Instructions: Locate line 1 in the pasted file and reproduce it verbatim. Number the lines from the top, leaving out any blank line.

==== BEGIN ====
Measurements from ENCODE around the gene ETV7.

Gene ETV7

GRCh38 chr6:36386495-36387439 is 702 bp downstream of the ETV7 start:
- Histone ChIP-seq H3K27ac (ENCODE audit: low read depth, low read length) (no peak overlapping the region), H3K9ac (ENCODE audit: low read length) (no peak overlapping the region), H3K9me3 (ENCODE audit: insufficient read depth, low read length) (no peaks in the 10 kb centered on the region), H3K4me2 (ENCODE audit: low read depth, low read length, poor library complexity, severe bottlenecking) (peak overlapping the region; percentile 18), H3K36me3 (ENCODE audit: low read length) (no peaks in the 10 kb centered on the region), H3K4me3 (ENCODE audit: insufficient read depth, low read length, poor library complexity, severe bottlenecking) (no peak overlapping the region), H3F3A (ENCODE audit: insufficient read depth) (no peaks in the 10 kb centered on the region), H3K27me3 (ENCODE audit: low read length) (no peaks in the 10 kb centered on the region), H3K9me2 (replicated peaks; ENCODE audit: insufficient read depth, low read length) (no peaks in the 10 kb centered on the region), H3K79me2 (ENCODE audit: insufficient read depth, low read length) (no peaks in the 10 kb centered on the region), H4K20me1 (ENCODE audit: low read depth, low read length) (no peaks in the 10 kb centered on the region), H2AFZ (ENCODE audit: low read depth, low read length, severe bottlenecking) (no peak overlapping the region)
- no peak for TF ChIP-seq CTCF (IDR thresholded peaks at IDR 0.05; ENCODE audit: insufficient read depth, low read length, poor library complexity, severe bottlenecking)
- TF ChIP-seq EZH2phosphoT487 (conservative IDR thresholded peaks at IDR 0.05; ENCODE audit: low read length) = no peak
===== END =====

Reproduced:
Measurements from ENCODE around the gene ETV7.